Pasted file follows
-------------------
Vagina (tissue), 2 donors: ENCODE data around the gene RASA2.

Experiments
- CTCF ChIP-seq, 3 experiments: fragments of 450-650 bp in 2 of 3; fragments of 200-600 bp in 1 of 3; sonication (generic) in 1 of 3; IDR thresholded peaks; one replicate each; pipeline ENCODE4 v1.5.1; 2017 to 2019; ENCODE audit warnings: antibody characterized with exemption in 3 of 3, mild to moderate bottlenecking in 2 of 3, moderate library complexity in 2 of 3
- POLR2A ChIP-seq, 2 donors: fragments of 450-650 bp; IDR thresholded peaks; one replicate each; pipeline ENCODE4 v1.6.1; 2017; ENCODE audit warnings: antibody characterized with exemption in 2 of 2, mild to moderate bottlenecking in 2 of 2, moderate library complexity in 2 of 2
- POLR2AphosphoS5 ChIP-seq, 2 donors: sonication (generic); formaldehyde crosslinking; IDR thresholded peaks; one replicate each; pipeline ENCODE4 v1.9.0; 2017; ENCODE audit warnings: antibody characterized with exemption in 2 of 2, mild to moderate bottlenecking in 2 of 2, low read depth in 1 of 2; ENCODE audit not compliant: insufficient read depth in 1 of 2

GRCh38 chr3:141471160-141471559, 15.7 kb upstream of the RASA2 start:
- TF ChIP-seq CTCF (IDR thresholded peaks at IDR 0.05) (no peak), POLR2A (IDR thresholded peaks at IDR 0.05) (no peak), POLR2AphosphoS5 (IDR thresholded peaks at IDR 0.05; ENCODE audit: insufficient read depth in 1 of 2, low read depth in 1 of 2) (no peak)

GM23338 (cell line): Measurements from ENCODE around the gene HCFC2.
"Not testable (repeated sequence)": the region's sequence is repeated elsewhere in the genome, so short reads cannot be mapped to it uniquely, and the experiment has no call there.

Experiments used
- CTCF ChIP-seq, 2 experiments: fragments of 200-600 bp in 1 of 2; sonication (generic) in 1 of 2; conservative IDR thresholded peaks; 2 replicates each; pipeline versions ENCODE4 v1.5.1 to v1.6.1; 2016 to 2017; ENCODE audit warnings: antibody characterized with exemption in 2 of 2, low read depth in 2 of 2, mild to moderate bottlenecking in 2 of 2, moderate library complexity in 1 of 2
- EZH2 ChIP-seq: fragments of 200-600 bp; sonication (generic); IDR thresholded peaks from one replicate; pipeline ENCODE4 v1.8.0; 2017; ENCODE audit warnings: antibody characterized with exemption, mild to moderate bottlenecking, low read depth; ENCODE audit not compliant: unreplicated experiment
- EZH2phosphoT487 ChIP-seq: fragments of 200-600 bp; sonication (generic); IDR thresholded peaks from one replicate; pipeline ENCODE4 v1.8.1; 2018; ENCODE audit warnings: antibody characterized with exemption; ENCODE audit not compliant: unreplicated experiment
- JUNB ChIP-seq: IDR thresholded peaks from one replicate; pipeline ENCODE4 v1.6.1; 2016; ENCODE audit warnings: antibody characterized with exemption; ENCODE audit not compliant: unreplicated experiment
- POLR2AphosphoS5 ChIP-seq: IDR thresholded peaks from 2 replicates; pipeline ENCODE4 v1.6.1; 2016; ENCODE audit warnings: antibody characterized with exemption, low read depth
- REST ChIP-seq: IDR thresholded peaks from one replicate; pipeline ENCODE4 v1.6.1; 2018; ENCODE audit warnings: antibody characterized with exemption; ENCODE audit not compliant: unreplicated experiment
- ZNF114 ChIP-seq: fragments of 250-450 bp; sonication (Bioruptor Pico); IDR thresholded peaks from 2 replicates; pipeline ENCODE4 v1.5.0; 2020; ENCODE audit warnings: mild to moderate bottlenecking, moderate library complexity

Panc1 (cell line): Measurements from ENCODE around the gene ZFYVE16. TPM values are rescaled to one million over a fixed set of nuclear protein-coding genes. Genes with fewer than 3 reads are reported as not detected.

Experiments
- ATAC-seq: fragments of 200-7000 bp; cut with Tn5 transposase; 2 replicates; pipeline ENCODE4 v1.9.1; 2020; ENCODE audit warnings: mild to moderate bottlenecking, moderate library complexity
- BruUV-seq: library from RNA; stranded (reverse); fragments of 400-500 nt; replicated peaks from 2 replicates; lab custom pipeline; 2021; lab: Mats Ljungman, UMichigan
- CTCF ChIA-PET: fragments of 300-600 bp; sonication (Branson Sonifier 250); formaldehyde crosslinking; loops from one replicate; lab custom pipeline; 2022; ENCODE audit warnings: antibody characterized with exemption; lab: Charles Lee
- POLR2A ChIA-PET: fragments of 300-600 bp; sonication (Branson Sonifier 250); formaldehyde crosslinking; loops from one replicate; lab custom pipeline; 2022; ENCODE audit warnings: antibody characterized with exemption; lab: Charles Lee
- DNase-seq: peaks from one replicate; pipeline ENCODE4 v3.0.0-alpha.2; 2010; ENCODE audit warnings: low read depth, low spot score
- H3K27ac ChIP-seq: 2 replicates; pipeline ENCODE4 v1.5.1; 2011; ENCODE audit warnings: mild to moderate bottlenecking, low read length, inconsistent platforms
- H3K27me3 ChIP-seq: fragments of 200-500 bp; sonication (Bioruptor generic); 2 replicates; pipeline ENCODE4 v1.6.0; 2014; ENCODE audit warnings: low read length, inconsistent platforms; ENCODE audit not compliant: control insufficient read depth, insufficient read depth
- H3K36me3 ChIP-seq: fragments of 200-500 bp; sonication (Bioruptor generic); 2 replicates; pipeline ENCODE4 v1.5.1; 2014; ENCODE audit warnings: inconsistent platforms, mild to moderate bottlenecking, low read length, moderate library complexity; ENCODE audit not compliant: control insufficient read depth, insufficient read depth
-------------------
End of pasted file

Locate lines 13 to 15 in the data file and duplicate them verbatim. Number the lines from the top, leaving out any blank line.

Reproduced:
- EZH2phosphoT487 ChIP-seq: fragments of 200-600 bp; sonication (generic); IDR thresholded peaks from one replicate; pipeline ENCODE4 v1.8.1; 2018; ENCODE audit warnings: antibody characterized with exemption; ENCODE audit not compliant: unreplicated experiment
- JUNB ChIP-seq: IDR thresholded peaks from one replicate; pipeline ENCODE4 v1.6.1; 2016; ENCODE audit warnings: antibody characterized with exemption; ENCODE audit not compliant: unreplicated experiment
- POLR2AphosphoS5 ChIP-seq: IDR thresholded peaks from 2 replicates; pipeline ENCODE4 v1.6.1; 2016; ENCODE audit warnings: antibody characterized with exemption, low read depth